Roy has acted as a consultant in business management and project development and for the PundaZoie Company for the last five years, Roy has been involved in developing projects and management structures.
Mobile +61. 438 392 041
Elizabeth (Biz) Nicholson
Tasmanian farmer and seed producer, Elizabeth (Biz) is the proprietor of the specialist Tasmanian wild seeds production company Taz Wild Seeds as well as Taz Wild Foods (a grower of Tasmanian sea vegetables) and is an experienced and successful farmer in her own right.
Biz’s family run 18,000 sheep on their Tasmanian farm where Biz propagates and grows native species for a broad range of practical purposes.
Phone +61. 3. 6384 2165
Suresh is responsible for science and research having joined our team in 2014, holding two postgraduate degrees in Agricultural science as well as being a final year PhD candidate in University of Tasmania.
Suresh’s research is Halophytes for high saline agriculture where he is researching the sustainable use of saline water for irrigated halophytic plant production in degraded land and plant adaptive responses to extreme environment (soil and water salinity, drought, and waterlogging) soil health and rehabilitation of degraded land. Suresh is a member of Soil Science Australia and the Australian Society of Plant Scientists.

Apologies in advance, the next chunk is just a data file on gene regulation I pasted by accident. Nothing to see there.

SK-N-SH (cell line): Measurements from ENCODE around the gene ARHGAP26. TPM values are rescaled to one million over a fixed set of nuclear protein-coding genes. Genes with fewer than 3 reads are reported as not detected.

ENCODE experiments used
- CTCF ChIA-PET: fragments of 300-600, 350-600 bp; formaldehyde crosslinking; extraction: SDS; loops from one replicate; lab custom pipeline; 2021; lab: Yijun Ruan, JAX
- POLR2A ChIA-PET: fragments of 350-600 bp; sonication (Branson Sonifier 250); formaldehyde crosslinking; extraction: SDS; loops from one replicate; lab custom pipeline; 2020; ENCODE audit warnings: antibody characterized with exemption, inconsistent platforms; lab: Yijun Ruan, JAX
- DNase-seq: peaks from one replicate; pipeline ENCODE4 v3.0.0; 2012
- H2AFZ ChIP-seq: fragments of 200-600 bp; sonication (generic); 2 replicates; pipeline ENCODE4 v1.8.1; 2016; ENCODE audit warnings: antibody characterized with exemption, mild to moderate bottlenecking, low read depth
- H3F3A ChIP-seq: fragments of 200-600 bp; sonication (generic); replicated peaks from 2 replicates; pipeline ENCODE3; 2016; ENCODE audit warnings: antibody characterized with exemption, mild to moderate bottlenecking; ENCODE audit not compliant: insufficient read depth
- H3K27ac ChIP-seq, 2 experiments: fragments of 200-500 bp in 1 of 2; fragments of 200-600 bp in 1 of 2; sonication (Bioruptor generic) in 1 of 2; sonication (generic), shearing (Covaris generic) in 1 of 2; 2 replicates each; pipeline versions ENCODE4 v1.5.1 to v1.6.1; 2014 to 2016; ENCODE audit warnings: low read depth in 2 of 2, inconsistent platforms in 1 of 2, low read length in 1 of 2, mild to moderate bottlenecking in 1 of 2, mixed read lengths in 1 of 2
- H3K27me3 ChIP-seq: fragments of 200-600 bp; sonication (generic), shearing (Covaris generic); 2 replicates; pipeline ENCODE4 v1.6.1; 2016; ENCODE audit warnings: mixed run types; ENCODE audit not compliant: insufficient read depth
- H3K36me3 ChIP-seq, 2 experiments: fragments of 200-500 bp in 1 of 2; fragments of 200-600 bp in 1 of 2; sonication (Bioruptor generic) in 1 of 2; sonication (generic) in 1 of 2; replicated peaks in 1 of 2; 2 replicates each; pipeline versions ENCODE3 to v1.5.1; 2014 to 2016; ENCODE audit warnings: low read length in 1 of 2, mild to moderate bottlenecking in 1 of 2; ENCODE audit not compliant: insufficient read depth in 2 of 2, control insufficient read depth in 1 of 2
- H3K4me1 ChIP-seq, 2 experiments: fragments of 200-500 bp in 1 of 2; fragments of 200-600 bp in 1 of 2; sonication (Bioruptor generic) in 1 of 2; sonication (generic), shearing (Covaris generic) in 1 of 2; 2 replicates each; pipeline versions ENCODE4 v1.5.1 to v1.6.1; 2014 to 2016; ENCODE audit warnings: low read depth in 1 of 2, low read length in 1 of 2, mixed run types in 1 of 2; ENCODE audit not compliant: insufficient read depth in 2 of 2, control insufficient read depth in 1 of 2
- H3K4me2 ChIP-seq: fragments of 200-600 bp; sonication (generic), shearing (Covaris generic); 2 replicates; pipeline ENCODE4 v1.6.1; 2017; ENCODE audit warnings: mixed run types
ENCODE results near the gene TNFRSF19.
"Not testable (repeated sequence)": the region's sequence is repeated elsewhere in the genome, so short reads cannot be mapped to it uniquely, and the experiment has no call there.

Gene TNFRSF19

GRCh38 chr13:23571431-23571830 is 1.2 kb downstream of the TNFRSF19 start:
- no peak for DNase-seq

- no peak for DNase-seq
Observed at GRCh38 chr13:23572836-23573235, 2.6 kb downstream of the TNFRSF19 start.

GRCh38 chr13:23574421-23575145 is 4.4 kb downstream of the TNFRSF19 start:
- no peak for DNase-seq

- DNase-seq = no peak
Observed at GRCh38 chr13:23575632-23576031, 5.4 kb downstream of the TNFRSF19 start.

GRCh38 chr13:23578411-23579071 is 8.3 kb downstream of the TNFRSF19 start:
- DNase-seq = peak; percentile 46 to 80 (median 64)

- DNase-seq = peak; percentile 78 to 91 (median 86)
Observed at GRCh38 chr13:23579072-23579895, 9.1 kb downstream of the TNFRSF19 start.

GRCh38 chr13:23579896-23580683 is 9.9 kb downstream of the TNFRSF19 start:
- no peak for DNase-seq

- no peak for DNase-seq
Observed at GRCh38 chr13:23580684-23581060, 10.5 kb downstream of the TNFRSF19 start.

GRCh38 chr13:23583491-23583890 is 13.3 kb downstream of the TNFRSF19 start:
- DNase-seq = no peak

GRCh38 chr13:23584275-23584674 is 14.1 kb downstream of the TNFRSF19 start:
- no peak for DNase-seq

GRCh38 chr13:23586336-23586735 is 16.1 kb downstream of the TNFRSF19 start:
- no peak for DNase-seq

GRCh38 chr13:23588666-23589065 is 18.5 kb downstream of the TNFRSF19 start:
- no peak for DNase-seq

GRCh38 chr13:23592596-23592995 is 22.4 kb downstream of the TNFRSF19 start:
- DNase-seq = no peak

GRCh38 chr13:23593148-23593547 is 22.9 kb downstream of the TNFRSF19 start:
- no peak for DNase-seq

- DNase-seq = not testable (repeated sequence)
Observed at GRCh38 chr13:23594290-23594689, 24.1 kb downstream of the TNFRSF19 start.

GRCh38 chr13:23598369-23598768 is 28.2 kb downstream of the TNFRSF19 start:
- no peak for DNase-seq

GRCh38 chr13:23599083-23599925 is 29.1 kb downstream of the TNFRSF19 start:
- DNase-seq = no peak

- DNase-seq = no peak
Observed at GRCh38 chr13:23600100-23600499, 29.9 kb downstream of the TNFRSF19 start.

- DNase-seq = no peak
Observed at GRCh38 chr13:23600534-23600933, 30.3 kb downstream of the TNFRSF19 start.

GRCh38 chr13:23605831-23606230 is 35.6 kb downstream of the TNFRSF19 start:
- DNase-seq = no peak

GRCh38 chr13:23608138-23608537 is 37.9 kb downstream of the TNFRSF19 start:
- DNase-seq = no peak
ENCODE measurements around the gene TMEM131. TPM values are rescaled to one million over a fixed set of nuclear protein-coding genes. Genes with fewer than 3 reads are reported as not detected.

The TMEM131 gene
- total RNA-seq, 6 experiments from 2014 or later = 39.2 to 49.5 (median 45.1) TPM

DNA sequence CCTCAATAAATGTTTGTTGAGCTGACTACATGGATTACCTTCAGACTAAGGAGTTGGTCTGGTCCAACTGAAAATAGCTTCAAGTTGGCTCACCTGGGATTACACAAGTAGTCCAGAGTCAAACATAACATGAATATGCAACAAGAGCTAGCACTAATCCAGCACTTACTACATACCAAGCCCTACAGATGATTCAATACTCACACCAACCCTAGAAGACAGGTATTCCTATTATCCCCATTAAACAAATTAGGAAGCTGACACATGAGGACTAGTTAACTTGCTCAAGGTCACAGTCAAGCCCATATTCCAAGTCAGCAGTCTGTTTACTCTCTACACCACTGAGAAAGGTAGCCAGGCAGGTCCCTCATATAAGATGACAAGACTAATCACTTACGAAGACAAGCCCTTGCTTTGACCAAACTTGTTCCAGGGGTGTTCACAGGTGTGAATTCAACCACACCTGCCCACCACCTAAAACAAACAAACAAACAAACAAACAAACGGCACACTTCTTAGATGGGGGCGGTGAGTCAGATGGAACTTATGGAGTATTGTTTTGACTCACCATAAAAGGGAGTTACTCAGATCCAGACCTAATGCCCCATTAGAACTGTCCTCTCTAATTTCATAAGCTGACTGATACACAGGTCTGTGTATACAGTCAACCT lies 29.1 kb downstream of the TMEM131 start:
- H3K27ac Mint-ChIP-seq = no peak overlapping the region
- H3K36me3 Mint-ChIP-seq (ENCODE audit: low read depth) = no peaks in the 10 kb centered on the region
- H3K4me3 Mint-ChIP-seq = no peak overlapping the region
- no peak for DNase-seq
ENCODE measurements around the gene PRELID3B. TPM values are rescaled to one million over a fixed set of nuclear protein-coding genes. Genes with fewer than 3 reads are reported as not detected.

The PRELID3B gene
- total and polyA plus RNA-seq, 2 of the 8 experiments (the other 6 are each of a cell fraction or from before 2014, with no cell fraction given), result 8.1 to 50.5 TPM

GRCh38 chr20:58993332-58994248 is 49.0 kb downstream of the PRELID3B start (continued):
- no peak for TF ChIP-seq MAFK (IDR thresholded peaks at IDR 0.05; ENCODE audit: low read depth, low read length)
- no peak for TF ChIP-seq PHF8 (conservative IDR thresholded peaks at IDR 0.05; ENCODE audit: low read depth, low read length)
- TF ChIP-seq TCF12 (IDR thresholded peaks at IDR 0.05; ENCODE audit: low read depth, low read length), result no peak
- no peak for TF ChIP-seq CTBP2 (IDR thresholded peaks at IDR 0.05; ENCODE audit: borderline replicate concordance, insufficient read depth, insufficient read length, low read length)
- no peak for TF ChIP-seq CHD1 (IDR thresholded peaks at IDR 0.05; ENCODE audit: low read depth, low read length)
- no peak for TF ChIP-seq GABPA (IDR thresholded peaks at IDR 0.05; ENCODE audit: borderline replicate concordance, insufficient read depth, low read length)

Mobile +61. 421 358 669
Bridging the Gap
Millions of dollars have been spent over past decades by successive Commonwealth and State Governments in mostly unsuccessful attempts to close the gap in indigenous disadvantage in Australia.
Natural Affinity with Agriculture
This is a culture addressed by Greening the Desert for an environment and lands solution process, tailored specifically to empower Indigenous Australians using Native Title Land by delivering a future that exploits a history and natural affinity with agriculture, bush tucker, animal husbandry and the land.